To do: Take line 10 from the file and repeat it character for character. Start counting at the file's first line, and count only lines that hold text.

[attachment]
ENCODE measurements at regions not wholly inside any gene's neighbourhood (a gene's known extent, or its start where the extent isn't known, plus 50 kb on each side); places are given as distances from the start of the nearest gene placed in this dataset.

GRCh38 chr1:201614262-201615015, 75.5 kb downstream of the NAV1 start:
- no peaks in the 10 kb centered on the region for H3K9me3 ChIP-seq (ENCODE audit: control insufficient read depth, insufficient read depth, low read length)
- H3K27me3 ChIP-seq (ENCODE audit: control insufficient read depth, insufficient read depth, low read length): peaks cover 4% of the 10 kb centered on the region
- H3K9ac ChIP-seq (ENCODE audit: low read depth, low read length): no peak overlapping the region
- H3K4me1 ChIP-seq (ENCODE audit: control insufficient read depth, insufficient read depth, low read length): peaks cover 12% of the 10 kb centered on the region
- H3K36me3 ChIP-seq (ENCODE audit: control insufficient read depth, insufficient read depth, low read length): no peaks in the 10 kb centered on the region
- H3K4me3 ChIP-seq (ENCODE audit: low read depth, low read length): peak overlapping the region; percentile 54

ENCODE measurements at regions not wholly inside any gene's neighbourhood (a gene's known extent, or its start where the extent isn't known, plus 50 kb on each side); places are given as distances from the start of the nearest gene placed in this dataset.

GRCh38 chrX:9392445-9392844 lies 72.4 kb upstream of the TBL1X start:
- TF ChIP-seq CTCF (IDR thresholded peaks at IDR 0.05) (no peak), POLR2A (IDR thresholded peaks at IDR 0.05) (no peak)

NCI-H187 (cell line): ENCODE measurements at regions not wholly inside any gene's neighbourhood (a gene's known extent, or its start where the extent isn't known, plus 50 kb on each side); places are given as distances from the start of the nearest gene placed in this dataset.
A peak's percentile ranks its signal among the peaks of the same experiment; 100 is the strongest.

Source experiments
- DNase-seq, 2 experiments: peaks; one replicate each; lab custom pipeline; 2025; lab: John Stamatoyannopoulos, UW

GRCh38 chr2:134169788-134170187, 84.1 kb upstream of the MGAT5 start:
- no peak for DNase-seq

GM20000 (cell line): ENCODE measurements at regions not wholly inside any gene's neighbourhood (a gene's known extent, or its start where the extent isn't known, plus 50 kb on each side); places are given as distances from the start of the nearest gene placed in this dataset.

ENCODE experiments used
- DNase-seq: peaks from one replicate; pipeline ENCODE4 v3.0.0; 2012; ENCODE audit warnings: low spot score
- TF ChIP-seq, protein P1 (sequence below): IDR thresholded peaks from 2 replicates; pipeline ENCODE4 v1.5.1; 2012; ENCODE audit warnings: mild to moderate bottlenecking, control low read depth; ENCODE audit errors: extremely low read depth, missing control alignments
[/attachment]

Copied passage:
GRCh38 chrX:9392445-9392844 lies 72.4 kb upstream of the TBL1X start: